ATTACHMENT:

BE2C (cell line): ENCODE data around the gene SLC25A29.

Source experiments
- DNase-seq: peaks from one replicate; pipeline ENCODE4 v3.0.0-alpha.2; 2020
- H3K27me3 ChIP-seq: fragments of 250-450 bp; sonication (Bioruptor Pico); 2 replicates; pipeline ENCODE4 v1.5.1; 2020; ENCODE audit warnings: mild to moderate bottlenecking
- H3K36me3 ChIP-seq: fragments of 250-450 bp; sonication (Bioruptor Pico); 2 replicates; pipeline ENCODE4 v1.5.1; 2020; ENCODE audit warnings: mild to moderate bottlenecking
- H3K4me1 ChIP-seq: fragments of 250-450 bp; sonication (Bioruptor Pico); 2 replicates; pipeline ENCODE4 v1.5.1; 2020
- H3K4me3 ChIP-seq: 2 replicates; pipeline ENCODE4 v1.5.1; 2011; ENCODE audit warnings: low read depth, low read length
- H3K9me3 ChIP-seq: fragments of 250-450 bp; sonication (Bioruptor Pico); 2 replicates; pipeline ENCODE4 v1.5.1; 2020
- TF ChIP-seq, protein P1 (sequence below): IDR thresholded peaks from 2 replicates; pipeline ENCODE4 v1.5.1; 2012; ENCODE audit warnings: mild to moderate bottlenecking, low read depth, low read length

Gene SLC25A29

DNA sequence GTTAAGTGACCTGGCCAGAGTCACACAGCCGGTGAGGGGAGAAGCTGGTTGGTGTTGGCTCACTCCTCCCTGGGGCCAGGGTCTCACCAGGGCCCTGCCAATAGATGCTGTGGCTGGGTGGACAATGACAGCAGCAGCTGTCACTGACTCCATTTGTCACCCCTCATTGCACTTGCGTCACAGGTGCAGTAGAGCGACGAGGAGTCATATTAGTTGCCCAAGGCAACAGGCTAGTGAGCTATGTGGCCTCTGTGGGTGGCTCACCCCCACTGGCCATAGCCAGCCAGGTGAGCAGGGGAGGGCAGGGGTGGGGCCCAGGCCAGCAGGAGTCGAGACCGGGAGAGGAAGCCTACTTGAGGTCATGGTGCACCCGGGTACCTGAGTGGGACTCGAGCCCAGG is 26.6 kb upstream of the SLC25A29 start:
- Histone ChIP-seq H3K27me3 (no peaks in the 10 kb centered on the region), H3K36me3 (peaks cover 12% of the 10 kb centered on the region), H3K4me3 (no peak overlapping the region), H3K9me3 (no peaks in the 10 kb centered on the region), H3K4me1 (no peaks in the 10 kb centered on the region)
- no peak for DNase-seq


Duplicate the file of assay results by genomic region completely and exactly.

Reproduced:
BE2C (cell line): ENCODE data around the gene SLC25A29.

Source experiments
- DNase-seq: peaks from one replicate; pipeline ENCODE4 v3.0.0-alpha.2; 2020
- H3K27me3 ChIP-seq: fragments of 250-450 bp; sonication (Bioruptor Pico); 2 replicates; pipeline ENCODE4 v1.5.1; 2020; ENCODE audit warnings: mild to moderate bottlenecking
- H3K36me3 ChIP-seq: fragments of 250-450 bp; sonication (Bioruptor Pico); 2 replicates; pipeline ENCODE4 v1.5.1; 2020; ENCODE audit warnings: mild to moderate bottlenecking
- H3K4me1 ChIP-seq: fragments of 250-450 bp; sonication (Bioruptor Pico); 2 replicates; pipeline ENCODE4 v1.5.1; 2020
- H3K4me3 ChIP-seq: 2 replicates; pipeline ENCODE4 v1.5.1; 2011; ENCODE audit warnings: low read depth, low read length
- H3K9me3 ChIP-seq: fragments of 250-450 bp; sonication (Bioruptor Pico); 2 replicates; pipeline ENCODE4 v1.5.1; 2020
- TF ChIP-seq, protein P1 (sequence below): IDR thresholded peaks from 2 replicates; pipeline ENCODE4 v1.5.1; 2012; ENCODE audit warnings: mild to moderate bottlenecking, low read depth, low read length

Gene SLC25A29

DNA sequence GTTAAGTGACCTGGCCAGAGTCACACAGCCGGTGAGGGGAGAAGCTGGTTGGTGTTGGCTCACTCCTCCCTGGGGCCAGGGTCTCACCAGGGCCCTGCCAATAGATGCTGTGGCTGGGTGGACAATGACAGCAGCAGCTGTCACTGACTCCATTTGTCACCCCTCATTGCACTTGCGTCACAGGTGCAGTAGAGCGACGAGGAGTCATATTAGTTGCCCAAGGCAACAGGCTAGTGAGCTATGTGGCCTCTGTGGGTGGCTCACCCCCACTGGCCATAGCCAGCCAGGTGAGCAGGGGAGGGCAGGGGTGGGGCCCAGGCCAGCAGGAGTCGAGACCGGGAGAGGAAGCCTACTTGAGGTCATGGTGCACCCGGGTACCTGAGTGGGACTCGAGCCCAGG is 26.6 kb upstream of the SLC25A29 start:
- Histone ChIP-seq H3K27me3 (no peaks in the 10 kb centered on the region), H3K36me3 (peaks cover 12% of the 10 kb centered on the region), H3K4me3 (no peak overlapping the region), H3K9me3 (no peaks in the 10 kb centered on the region), H3K4me1 (no peaks in the 10 kb centered on the region)
- no peak for DNase-seq